Thousands of Americans returning from a Thanksgiving weekend in British Columbia clogged the border for hours on Sunday. It was a prelude to the costly bottleneck that may accompany the 2010 Olympics.
My snow-covered Subaru reached the crossing at 6:30 p.m. -- after nearly two hours in line -- with me still in long underwear, fleece and post-snowshoeing hat hair. I identified myself as a journalist who had spent two nights at Whistler and handed the agent my American passport. Our conversation included this:
Agent: Do you have anything to declare?
Me: No. I didn't do any shopping.
Agent: I didn't ask that. Did anyone give you anything?
Agent (seeing the Granny Smith apple sitting on the passenger seat): What about that apple?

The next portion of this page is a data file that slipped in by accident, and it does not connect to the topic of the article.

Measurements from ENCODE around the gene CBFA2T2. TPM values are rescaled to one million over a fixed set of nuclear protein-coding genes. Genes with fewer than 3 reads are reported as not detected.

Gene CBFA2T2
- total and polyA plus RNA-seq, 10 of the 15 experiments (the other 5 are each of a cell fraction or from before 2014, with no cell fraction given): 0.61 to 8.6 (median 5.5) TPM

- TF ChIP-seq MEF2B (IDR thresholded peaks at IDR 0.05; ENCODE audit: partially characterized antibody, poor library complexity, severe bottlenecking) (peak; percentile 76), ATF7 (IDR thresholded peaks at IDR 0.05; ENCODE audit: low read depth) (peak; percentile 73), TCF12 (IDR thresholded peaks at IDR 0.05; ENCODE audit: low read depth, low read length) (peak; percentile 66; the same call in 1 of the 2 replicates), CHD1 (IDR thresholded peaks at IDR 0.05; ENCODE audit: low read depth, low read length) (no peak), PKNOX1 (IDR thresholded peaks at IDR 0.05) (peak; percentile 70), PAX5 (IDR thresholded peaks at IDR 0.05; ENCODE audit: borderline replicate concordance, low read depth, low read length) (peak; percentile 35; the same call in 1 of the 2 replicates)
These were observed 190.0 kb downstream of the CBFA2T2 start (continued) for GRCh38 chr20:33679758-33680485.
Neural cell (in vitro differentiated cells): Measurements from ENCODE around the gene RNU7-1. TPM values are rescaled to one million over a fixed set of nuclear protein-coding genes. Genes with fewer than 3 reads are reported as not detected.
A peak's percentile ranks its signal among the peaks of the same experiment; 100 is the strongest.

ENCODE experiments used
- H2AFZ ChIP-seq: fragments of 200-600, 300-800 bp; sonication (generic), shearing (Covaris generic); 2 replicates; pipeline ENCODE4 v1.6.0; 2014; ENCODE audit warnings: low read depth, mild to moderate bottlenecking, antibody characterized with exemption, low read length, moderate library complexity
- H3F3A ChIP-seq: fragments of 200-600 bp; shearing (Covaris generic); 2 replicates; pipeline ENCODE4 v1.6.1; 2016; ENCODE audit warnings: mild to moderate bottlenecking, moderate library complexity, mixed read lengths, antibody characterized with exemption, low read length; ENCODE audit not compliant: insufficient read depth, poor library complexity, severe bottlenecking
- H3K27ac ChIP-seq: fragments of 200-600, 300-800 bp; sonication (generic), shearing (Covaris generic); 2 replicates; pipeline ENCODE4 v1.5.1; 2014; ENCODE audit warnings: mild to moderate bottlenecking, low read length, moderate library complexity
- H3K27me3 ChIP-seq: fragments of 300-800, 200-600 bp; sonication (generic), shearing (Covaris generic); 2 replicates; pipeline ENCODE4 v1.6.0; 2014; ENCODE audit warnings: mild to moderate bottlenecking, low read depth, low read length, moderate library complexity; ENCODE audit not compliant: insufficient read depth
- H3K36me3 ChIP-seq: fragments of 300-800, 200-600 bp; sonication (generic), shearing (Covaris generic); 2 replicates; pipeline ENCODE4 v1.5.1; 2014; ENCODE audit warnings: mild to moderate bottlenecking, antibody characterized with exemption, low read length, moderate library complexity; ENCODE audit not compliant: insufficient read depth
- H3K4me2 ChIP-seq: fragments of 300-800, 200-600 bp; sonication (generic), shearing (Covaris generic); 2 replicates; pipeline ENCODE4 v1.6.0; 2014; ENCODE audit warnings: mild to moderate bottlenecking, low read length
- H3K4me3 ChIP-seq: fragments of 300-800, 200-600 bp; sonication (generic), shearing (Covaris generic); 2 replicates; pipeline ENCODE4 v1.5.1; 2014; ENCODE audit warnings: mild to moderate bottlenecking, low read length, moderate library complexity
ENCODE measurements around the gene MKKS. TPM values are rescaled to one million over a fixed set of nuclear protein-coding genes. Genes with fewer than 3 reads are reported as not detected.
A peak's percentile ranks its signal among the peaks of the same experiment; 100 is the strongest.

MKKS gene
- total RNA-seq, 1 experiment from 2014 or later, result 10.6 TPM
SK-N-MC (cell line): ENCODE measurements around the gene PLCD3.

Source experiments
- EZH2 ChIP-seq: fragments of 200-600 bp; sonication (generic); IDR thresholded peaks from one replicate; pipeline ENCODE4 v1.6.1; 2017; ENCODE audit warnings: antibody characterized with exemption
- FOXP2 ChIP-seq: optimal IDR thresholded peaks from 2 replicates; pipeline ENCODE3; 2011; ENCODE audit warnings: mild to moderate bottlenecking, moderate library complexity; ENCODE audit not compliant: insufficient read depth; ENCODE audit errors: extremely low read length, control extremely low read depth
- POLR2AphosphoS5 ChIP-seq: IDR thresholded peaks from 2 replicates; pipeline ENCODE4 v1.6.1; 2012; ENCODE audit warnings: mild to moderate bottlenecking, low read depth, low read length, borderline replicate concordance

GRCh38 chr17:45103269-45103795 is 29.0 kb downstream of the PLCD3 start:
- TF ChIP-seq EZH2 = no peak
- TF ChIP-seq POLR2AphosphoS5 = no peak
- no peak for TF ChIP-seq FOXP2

Me: I bought it at the store to eat on the way.
Agent: That's a $500 fine. It's illegal to bring in fruits or vegetables without filling out a customs form. It's on the sign out there, unless it's covered with snow.
Me: Oh. I didn't know that.
Agent: Is there a sticker on it?
Me: No, I peeled it off after I bought it.
Agent: Let me see the apple. (pause) I'm confiscating it. If there's no sticker it could have come from anywhere.
The interview took just a few minutes but left a bad taste. If every car was questioned like this, no wonder the border delays mounted -- to four hours by early Sunday evening, according to local radio. This kind of hair-splitting about obscure rules, not to mention new passport requirements, will make crossing the border more difficult and certainly turn off casual visitors.
In order to not waste the economic opportunity from the 2010 games, it's critical that Washington and B.C. convince their federal governments to fund better infrastructure at the border and use much clearer standards for screening travelers.